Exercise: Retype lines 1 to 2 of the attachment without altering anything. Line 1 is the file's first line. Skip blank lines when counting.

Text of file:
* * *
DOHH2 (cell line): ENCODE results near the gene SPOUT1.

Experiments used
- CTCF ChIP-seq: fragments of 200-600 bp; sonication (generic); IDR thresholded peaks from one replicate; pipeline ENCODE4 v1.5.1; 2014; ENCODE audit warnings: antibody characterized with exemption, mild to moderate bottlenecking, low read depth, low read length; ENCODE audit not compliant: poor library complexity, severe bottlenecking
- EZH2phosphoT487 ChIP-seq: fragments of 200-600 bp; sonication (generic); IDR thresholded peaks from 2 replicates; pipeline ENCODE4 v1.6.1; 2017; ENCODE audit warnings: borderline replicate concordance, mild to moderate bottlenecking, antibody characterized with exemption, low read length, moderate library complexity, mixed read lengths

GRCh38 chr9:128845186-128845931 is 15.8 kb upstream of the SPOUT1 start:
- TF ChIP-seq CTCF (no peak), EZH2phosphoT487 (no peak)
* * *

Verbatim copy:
DOHH2 (cell line): ENCODE results near the gene SPOUT1.

Experiments used